Tobold's Blog
Thursday, June 11, 2015
Launch issues

This week The Elder Scrolls Online launched on consoles, and the launch didn't go well. Destructoid joked "The Elder Scrolls Online suffers totally unexpected launch issues", basically classifying the event as non-news: Pretty much every MMORPG has launch issues. The underlying problem is pretty basic: On normal days the peak concurrent users of a game constitute only a small percentage of the overall players, industry rule of thumb is about 10% for a subscription game. On launch day *everybody* wants to play, so the servers are overloaded. Basically launch day is pretty much indistinguishable from a distributed denial of service attack on the game. So launch issues are "normal". But is that really an excuse?

If you told a big internet company today that there was a distributed denial of service attack expected on their servers next month, they would be able to prepare and either negate that attack or at least mitigate the damage. So if everybody knows that launch day is a problem, why shouldn't it be possible to handle that problem as well? You would probably need additional server resources, but as you can rent cloud-based solutions that isn't impossible. It has a cost, but that should be weighed against the positive marketing effect of the really surprising headline of "MMORPG launches without problems".

At the very least a game company should provide enough login server resources to sort the mess into an orderly queue, because that by itself already solves part of the problem. If a player tries to login and gets an undecipherable error message, he will try again and again. If he logs in and gets told that he is in a login queue of 2 hours, he knows what is going on an might decide to give up and try the next day instead.

In the case of The Elder Scrolls Online it has also to be remarked that this is the second launch of the same game. Oscar Wilde would say that "To lose one launch may be regarded as a misfortune; to lose two looks like carelessness.". Online games aren't exotic any more. Even games that previously would have been considered single-player games in this day an age are often designed as online games, and thus frequently also suffer from launch issues. It is time that the industry finds technical solutions to this problem.

Companies do not invest into launch-day resources because it would a lot of money for something that everyone will forget few weeks later.

I still remember the horrible Diablo III launch-day fiasco. It was a HUGE mess and nobody was expecting that from Blizzard. Still... It happened.

Diablo III didn't suffer from that and it sold for inredibly high numbers, no matter if it was still version 1.0 wit a freaking ton of features still missing (which were added -in part- more than one year later).

Gamers have short memories and love being milked. They brag on forums, raise their pitchforks, claim they will quit forever... Then they come back.
If every launch is a desaster - maybe "MMORPG launches without problems" would be read by the public as "not many people are playing"?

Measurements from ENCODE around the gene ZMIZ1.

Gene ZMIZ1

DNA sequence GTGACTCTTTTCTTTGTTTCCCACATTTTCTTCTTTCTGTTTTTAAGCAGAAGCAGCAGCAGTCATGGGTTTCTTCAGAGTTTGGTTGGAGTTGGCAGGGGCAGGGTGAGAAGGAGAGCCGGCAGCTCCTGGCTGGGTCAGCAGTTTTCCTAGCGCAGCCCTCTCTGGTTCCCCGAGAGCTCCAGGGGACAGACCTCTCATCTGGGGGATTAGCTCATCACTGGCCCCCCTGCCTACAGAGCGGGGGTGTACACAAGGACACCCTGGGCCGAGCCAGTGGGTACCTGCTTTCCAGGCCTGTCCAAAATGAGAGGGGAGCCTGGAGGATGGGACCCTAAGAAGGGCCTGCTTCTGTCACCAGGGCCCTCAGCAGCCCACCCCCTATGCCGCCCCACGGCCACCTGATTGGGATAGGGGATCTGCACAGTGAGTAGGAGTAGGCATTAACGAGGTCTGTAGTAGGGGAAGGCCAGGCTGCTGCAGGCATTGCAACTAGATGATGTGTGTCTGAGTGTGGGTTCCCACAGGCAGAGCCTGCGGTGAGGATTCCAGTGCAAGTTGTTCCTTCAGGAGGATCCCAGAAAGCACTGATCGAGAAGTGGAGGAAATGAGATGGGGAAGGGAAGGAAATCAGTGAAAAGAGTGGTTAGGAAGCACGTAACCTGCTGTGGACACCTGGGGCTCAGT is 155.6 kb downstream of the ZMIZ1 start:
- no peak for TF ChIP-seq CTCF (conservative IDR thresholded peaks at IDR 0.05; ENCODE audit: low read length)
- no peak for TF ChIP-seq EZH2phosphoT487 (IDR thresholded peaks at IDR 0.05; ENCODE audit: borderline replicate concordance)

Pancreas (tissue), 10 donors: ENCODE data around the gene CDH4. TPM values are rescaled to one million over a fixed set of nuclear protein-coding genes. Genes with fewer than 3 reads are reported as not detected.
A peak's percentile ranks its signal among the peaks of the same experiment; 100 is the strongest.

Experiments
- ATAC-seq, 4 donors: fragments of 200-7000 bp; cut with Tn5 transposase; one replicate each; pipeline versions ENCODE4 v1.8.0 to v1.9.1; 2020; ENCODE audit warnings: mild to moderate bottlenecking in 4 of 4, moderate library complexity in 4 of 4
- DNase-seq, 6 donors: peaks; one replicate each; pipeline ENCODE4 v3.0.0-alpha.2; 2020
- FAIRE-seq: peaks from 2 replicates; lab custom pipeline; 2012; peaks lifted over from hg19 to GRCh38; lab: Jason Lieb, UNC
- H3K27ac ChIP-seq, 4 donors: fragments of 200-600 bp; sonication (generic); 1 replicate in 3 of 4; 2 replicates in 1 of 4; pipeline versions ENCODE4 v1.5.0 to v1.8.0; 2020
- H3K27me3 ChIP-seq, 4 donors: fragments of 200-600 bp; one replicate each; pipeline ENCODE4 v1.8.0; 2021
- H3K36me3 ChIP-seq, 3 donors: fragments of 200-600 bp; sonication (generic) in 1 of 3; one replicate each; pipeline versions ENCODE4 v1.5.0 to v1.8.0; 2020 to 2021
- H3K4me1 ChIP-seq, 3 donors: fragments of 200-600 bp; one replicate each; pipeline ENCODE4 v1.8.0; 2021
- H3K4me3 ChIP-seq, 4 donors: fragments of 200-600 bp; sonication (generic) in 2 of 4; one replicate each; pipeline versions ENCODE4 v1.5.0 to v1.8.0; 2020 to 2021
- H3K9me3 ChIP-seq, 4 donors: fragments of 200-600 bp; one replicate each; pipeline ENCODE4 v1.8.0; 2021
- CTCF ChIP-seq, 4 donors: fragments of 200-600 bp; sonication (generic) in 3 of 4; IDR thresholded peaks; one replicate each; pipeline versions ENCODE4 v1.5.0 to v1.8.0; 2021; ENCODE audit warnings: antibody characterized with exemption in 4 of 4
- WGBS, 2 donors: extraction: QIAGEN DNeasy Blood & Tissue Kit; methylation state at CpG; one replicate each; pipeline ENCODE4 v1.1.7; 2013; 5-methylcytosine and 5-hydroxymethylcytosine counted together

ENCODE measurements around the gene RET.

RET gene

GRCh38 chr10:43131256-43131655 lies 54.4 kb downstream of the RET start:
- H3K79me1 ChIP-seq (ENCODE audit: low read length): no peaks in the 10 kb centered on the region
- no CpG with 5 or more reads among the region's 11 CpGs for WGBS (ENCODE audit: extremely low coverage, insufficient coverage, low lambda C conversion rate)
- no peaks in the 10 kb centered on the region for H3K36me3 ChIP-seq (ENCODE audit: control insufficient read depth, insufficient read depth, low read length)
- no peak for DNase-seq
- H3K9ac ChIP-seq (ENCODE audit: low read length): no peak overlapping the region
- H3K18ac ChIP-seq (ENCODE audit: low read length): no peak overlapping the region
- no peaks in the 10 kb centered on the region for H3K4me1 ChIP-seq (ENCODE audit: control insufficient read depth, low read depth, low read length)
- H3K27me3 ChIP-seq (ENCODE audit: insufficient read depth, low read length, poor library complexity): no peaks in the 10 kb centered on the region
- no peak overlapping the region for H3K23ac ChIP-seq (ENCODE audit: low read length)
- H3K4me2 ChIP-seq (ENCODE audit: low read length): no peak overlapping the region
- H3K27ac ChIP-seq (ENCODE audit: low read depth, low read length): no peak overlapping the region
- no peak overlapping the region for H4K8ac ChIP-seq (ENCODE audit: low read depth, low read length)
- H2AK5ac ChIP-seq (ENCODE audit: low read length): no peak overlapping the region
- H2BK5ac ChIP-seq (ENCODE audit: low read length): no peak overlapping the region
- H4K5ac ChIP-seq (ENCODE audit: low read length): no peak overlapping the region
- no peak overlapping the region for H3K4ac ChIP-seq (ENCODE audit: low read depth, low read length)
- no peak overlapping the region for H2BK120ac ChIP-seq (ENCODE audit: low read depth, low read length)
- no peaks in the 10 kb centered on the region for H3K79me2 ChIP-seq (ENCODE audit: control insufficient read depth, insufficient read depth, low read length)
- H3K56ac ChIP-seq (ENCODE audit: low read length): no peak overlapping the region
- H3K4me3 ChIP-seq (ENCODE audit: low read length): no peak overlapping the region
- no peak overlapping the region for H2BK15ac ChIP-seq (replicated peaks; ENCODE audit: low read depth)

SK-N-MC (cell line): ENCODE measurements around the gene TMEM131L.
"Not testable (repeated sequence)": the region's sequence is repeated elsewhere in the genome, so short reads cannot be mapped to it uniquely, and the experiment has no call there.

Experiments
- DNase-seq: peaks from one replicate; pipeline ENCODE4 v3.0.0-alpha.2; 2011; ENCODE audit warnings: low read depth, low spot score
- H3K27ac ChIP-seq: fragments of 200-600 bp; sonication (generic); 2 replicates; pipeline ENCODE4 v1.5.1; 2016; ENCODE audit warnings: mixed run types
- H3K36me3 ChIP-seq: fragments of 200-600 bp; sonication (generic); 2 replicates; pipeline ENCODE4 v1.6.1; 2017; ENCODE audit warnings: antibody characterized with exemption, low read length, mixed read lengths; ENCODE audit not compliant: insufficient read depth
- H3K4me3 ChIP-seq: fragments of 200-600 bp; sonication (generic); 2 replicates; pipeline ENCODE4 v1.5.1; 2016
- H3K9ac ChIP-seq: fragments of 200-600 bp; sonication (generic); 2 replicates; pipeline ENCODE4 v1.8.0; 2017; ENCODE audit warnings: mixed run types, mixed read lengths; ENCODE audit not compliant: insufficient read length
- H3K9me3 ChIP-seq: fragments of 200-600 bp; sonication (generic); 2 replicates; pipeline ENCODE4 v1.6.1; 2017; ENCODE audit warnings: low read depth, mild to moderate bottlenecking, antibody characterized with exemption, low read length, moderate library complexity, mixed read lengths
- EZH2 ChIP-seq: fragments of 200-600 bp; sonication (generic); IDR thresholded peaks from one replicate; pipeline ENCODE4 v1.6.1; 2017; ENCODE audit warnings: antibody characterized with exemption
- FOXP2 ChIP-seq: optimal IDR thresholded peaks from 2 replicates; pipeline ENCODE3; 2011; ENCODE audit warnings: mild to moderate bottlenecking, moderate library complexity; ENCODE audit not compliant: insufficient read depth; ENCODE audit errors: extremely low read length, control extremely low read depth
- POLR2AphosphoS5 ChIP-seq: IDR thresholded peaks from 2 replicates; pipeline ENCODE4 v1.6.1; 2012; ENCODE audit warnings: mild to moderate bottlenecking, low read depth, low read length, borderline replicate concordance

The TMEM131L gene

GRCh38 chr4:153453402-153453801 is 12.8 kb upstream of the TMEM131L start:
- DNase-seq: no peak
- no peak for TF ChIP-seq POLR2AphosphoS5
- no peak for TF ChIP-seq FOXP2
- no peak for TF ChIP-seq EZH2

It's the same with all those "new product sold out in record time" headlines.

Maybe that's just what you do in marketing hype your product and present it as in huge demand
It's not exactly like a DDOS attack. In a DDOS attack, the goal is to ignore the offending connection as quickly as possible, where as in a login queue, all connecting sockets are customers you need to keep track of. And it's pretty easy to run out of sockets, they're a finite resource.

That said, though, the login part of the equation is decidedly far simpler than the game side in terms of server resources in general, so there is no real reason to NOT re purpose your extra resources temporarily to that. Even if you had to use game servers that were being held in reserve.

Having the login server resources to track and inform users of their queue status is job one. More important than to actually have somewhere for them to go once they DO log in.

We also have a bad luck bias : we only remember the failure. GW2 launch was perfect for exemple, everybody was able to join the game without problem.
The problem with most MMO, is that player join ONE server. As long as the server is not fixe, Game dev can duplicate server and absorb the launch DDOS.
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The GW2 launch was not perfect. They solved the issue of too many logins not by having more servers, but by only selling a limited amount of copies. This, in turn, meant that when, a week after the launch, I decided to play the game, it was unavailable for purchase, and remained so for weeks.

The end result is that I never bought GW2.
I was surprised that ESO had launch issues because they seemed to go out of their way to make sure that didn't happen back when the PC version released. During the PC launch, they had an overload server that allowed people to play even when the regular server was full. Of course they also spread everyone out a little more between the 5-day early access group and the 3-day early access group. Maybe they can't do the same sort of overloading with Xbox and PS4 though.
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